We asked about the petition he wanted our undercover team to sign.
"It's going... I go around to the various mayors when they have meetings and I'm trying to get free or low-cost neutering and spaying not only here, but in every single state," Bernie explained.
Free and low-cost spaying and neutering is already available here in Southern Nevada.
But Bernie says it's not enough and he's got bigger plans than that for Las Vegas.
"I pledge my life that I will bring a veterinarian college to the State of Nevada."
That and a brand new shelter.
"The most beautiful shelter that there is in the United States. That I promise. The most beautiful--where people will say, literally, I would rather live in that shelter than in my own home. And if it's not done you can hang me by the throat."
We wondered about his solicitation tactics and why he's got a wheelchair parked at his table. The solicitors change, but the wheelchair remains.
"It's a ploy, period," says Al Gomez, shaking his head. "I mean, why do you have a wheelchair if you're not in a wheelchair?"
Bernie has an answer for that too.
He says his solicitors all have bad backs or other physical ailments and they need to sit down.
He says Fremont doesn't let vendors use chairs, but they cant' keep him from using this.
"It's just wrong, period," Gomez believes.
Some who've seen that Arizona shelter think there's a lot wrong about it, too.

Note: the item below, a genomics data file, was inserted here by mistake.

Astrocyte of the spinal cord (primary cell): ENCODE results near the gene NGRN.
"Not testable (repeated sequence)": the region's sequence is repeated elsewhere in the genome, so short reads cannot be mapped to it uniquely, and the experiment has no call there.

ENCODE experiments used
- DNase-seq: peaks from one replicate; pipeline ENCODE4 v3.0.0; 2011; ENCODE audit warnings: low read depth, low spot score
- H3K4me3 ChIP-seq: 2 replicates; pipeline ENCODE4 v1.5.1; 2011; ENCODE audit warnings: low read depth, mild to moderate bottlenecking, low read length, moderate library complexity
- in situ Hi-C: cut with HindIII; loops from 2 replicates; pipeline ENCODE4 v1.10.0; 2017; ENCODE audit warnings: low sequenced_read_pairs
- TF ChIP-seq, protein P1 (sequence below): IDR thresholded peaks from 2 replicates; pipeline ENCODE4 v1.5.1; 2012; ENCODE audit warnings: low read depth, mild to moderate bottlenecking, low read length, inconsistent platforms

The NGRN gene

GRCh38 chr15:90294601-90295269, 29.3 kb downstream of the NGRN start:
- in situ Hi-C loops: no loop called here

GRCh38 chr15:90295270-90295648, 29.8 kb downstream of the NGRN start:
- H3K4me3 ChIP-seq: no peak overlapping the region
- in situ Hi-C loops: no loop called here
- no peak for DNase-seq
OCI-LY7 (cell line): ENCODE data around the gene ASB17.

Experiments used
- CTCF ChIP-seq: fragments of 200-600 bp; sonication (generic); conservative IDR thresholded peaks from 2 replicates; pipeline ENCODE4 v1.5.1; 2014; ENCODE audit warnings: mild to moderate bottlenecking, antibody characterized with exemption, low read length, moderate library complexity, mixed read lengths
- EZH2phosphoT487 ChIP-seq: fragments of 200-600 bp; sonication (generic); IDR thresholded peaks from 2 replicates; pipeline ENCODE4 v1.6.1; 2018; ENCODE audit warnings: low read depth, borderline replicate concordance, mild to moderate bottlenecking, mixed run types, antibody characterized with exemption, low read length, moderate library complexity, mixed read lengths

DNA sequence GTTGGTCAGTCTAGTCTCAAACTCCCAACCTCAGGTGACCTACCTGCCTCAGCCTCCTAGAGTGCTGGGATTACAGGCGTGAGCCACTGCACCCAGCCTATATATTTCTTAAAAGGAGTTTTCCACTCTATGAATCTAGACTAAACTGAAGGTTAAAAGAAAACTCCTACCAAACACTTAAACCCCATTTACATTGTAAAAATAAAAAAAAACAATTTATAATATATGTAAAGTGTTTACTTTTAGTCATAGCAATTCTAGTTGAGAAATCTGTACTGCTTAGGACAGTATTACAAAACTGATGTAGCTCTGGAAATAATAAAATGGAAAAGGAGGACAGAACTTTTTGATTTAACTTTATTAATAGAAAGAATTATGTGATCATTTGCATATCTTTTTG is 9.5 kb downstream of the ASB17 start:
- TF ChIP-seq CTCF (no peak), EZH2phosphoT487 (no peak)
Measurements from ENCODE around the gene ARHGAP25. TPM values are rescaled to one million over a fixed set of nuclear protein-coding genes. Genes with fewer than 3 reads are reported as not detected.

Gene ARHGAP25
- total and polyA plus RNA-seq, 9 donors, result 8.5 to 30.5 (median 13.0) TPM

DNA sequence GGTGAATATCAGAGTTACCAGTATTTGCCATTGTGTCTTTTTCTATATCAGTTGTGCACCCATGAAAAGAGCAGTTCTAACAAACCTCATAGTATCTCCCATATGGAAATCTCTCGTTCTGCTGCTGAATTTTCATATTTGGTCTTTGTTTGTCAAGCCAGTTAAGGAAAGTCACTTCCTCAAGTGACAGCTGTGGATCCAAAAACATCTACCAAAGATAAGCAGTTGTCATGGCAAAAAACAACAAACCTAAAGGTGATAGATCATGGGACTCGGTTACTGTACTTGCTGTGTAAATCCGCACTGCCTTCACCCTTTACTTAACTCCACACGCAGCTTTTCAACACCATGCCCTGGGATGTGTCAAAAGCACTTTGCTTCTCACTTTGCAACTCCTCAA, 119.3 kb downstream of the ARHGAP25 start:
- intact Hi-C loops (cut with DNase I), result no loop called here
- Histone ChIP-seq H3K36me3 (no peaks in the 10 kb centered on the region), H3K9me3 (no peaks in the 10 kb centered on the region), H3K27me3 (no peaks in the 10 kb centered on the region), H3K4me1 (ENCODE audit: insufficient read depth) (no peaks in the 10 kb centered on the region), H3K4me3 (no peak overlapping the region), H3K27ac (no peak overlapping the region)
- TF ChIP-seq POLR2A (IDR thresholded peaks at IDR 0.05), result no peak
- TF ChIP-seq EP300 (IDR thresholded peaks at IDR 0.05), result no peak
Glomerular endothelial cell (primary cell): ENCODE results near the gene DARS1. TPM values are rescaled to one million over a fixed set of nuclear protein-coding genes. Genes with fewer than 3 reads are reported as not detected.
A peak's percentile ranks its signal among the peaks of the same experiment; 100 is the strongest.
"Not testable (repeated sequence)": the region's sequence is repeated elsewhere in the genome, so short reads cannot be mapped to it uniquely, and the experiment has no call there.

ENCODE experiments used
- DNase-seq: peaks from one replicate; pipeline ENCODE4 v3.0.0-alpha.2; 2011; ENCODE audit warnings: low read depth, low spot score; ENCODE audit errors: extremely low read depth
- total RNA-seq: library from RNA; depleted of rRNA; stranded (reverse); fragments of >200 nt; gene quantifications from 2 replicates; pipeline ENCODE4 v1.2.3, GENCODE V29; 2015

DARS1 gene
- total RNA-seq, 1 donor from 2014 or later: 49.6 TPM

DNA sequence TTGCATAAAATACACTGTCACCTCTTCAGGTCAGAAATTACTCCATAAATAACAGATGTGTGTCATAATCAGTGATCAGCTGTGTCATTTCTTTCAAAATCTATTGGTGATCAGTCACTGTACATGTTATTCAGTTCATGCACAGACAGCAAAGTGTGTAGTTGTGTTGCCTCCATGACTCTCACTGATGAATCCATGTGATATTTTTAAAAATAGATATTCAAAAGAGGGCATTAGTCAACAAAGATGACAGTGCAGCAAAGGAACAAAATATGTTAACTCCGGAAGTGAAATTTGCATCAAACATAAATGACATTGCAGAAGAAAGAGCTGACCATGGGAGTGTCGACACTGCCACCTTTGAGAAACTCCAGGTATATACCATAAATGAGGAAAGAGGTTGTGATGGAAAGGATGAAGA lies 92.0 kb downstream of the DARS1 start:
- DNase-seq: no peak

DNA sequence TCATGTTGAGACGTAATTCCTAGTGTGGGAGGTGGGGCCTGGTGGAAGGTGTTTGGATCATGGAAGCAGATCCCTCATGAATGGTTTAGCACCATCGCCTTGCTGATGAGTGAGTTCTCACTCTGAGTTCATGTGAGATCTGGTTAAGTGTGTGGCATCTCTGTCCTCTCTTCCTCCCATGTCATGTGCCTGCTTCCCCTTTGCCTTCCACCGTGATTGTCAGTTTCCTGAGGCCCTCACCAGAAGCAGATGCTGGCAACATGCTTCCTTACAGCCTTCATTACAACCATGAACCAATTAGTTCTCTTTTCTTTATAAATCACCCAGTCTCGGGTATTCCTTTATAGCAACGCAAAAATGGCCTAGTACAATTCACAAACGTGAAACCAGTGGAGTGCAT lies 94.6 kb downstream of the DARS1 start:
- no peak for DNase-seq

Darcy: "It looks kind of like a junkyard."
Bernie: "I'm glad you mentioned that. Other people's junk is our treasure."
He says they sell it for scrap. So why isn't there more money for the animals?
"I allow the solicitors to take 50%. Why? I can't get anybody," Bernie says. "This is the hardest job in the world. Rejection, rejection, rejection."
Bernie's solicitation tactics were rejected by the State of California in the early 90's when he was sued by the California Attorney General for allegedly pocketing the money he claimed to raise for animals.
Bernie: "I used some of the money, some of the money that I had, for buying fans and buying merchandise."
Darcy: "And paying mortgage and making car payments."
Bernie: "That is correct. But we're so poor! We lived with the animals in a small place."
He settled that case, but some of his fundraising tactics are still questionable. Listen to something else he said to our undercover producer.
"We get matching funds today, so that every $20 or more will be doubled because of the matching funds."
Matching funds usually means a company has pledged to match the money donated by the public.
But to Bernie, it means something entirely different.
He told us after our interview that his matching funds would hopefully come from other passers-by.
"I love doing what I'm doing. That's why I'm out here," Bernie says with emotion rising in his voice. "As long as I'm alive, if I can save an animal I will."
We checked with the Humane Societies and Animal Control in both Maricopa County, Arizona and Las Vegas.
None of them have ever heard of H.E.L.P.
As a result of our inquiry, Las Vegas Animal Control is now investigating their activities.
We want to clarify something about H.E.L.P.'s website, which is http://helpsavepets.com/. The same address at dot org (http://helpsavepets.org/) belongs to the Humane Society of Plainfield, Illinois.
And they're not affiliated with H.E.L.P. in any way.